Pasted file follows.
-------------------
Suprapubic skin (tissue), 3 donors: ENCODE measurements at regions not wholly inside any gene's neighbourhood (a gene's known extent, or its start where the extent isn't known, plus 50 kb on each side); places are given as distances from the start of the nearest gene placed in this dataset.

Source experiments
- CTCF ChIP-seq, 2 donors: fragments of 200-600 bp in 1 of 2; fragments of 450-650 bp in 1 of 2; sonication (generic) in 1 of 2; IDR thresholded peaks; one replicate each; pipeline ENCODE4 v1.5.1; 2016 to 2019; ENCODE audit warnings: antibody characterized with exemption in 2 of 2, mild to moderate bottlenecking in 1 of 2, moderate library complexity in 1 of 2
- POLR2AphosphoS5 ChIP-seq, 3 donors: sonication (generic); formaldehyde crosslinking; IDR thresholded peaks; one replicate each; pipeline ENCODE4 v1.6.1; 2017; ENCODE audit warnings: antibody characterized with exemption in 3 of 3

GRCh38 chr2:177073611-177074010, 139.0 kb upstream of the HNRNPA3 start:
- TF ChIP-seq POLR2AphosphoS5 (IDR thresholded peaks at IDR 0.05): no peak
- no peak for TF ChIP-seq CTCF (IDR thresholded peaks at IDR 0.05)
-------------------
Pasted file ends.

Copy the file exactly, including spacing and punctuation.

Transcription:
Suprapubic skin (tissue), 3 donors: ENCODE measurements at regions not wholly inside any gene's neighbourhood (a gene's known extent, or its start where the extent isn't known, plus 50 kb on each side); places are given as distances from the start of the nearest gene placed in this dataset.

Source experiments
- CTCF ChIP-seq, 2 donors: fragments of 200-600 bp in 1 of 2; fragments of 450-650 bp in 1 of 2; sonication (generic) in 1 of 2; IDR thresholded peaks; one replicate each; pipeline ENCODE4 v1.5.1; 2016 to 2019; ENCODE audit warnings: antibody characterized with exemption in 2 of 2, mild to moderate bottlenecking in 1 of 2, moderate library complexity in 1 of 2
- POLR2AphosphoS5 ChIP-seq, 3 donors: sonication (generic); formaldehyde crosslinking; IDR thresholded peaks; one replicate each; pipeline ENCODE4 v1.6.1; 2017; ENCODE audit warnings: antibody characterized with exemption in 3 of 3

GRCh38 chr2:177073611-177074010, 139.0 kb upstream of the HNRNPA3 start:
- TF ChIP-seq POLR2AphosphoS5 (IDR thresholded peaks at IDR 0.05): no peak
- no peak for TF ChIP-seq CTCF (IDR thresholded peaks at IDR 0.05)